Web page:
“It is difficult to get a man to understand something when his salary depends upon his not understanding it.” ~ Upton Sinclair
A triple-threat epidemic is sweeping the land—not just some deadly virus, water-born disease, or auto-immune reactions to toxins, although those too plague us—but of secrecy, unaccountability, and impunity, bypassing checks and balances, impervious to any outside scrutiny or supervision. This cancer on the Republic has metastasized throughout halls of power and workplaces almost everywhere.
In her five-minute interview with Ursula Wilder, a CIA psychologist whose job there involves counseling returning spies, NPR’s Mary Louise Kelly (their alleged National Security Correspondent) went over what makes someone who reveals state secrets tick. Kelly failed big-time to probe Wilder about whether she ever thought an insider might ever have a patriotic motivation to inform the public of illegal behavior on the part of the agency. Based on Wilders’ profile of leakers, the answer would surely have been No, but it sure would have been nice to ask.
After Harvard’s John F. Kennedy School of Government rescinded its invitation to Army whistle-blower Chelsea Manning (whom Obama sprung from the brig by pardoning her), a chorus of protest (led by 19,000 Harvard alumni and 169 professors) ensued. The main issue, according to them and the press, was how the Institute of Politics (IOP) at the Kennedy School of Government (KSG) caved to deep-state pressure. Specifically, current CIA Director Mike Pompeo cancelled his talk at the school, and former CIA deputy director Michael Morrell tendered his resignation to Harvard’s Belfer Center, saying “I cannot be a part of an organization…that honors a convicted felon and leaker of classified information,” apparently believing that only the best and brightest war criminals deserve such honorifics (horrorifics?). When, after all, has the CIA ever taken Harvard publicly to task for slack on the national security front?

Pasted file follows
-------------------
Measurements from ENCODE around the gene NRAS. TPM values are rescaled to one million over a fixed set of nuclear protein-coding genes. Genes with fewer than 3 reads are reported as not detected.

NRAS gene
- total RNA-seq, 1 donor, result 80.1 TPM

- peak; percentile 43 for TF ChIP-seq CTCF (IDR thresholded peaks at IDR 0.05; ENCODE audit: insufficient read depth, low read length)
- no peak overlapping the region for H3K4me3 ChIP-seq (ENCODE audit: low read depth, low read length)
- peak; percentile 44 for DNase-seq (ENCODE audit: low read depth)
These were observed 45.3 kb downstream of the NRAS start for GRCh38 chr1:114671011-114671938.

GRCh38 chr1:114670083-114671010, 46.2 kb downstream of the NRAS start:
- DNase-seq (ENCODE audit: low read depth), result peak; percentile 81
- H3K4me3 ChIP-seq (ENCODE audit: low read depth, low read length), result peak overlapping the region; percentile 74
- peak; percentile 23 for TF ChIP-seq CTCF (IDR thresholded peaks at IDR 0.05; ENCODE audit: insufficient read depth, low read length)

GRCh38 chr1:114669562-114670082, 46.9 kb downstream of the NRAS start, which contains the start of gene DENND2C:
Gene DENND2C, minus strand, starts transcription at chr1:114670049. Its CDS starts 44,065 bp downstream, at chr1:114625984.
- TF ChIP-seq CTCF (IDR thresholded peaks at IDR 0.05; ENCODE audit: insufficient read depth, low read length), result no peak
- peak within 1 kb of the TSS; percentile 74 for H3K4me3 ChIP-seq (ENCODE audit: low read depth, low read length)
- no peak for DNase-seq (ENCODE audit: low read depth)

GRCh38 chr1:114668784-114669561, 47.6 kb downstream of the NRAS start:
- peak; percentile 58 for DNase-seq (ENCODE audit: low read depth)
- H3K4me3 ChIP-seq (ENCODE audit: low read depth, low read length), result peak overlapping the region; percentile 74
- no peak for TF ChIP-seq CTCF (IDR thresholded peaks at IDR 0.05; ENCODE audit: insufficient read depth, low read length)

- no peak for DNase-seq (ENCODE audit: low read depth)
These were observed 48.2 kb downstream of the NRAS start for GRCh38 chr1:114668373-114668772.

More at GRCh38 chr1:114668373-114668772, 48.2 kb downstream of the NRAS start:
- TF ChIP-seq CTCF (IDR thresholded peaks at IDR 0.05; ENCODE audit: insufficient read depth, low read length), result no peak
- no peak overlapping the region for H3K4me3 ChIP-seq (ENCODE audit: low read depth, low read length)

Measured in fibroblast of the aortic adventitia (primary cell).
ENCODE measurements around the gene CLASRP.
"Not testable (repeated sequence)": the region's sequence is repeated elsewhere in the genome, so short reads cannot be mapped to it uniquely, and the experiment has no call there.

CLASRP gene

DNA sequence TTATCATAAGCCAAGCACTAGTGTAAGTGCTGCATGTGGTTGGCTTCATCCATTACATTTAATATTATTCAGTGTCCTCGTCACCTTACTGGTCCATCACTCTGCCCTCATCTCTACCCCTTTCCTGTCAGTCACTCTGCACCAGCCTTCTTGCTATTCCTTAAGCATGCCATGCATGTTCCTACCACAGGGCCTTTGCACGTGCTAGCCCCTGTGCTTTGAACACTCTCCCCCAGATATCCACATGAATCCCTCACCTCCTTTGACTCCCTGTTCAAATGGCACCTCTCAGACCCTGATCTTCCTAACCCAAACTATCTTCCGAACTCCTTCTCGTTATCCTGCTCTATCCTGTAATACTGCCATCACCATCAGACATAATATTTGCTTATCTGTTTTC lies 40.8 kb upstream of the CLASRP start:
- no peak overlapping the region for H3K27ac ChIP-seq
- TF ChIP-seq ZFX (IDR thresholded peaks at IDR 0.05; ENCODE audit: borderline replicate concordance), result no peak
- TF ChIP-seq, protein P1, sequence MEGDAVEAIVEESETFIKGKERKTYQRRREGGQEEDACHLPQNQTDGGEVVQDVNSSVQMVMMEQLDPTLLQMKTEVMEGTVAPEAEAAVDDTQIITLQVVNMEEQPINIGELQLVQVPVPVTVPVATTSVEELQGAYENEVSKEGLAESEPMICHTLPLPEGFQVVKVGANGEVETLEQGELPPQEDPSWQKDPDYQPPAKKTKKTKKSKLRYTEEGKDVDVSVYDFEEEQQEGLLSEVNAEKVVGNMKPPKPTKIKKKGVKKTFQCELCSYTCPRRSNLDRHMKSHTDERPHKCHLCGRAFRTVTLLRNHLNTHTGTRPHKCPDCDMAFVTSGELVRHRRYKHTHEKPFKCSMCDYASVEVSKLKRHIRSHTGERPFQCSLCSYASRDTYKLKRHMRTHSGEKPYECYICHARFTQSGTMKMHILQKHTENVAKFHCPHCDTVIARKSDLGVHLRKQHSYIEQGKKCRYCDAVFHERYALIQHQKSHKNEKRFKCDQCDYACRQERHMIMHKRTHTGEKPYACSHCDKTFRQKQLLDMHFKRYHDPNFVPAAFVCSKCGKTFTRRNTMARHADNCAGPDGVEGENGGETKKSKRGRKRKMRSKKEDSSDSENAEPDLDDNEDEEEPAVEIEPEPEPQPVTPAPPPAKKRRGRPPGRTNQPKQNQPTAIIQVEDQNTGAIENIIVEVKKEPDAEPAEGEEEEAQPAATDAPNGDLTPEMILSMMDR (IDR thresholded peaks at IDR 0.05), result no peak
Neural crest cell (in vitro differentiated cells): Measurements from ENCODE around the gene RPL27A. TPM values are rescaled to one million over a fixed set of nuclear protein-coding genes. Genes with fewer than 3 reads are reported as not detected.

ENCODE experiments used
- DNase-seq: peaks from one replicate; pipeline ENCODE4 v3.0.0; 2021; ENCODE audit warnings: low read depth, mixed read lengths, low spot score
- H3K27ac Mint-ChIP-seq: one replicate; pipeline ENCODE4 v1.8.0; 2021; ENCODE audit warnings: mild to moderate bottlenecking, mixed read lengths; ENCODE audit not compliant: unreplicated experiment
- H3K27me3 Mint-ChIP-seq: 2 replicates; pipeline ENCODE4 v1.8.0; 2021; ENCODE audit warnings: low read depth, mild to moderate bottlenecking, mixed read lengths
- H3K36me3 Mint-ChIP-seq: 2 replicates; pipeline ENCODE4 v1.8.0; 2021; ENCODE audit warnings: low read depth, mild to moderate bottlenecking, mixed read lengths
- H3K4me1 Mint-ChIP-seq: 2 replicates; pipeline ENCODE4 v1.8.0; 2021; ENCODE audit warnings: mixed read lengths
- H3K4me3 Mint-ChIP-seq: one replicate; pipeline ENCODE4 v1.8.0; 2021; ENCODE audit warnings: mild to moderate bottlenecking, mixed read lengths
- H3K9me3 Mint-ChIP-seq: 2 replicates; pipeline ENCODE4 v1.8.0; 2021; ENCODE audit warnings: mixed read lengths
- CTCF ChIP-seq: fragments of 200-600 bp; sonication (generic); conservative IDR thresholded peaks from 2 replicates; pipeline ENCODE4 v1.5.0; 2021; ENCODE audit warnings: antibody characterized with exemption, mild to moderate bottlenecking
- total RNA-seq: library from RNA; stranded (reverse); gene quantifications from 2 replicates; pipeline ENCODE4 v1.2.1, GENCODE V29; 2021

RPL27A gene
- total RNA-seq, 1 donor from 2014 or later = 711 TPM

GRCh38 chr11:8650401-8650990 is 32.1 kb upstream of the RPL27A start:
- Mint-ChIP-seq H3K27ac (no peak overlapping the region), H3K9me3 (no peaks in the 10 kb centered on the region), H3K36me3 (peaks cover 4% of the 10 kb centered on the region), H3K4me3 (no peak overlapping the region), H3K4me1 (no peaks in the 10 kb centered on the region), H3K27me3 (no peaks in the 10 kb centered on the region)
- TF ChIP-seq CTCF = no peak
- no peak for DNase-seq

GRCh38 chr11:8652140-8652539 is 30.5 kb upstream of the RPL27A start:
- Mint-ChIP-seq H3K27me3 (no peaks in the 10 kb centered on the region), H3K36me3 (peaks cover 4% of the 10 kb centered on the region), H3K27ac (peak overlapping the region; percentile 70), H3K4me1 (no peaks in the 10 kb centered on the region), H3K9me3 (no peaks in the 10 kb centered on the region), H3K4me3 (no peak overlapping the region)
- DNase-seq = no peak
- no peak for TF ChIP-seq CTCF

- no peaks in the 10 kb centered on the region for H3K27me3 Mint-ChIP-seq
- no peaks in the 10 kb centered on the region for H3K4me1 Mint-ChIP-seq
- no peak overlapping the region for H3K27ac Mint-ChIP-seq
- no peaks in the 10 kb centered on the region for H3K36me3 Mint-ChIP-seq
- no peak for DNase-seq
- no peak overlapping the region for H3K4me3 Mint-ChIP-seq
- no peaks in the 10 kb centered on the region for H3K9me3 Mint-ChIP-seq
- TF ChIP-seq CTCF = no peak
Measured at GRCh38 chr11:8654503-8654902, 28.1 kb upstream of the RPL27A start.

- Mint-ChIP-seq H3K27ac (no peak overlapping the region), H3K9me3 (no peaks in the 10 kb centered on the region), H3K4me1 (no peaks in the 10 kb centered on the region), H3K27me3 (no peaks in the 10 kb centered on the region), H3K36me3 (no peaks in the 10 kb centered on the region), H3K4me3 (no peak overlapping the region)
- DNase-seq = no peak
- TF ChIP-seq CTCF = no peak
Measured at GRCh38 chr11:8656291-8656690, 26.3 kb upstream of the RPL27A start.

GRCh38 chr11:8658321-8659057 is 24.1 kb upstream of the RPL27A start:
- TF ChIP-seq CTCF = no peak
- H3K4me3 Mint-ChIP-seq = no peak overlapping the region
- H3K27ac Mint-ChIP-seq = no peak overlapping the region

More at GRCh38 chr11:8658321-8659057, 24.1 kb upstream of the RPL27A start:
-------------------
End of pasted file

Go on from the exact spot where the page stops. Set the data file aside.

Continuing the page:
When, after Hillary went down in defeat to The Don, you might have been one of the majority of Americans who accepted the omnipresent narrative that Russia or Putin in particular was responsible for the deterioration of how Americans choose their leaders. The conventional wisdom underlying this proposition is not just wrong, it was orchestrated by minions of the security state who seek an armed confrontation with Russia. How comfortable re you with that idea?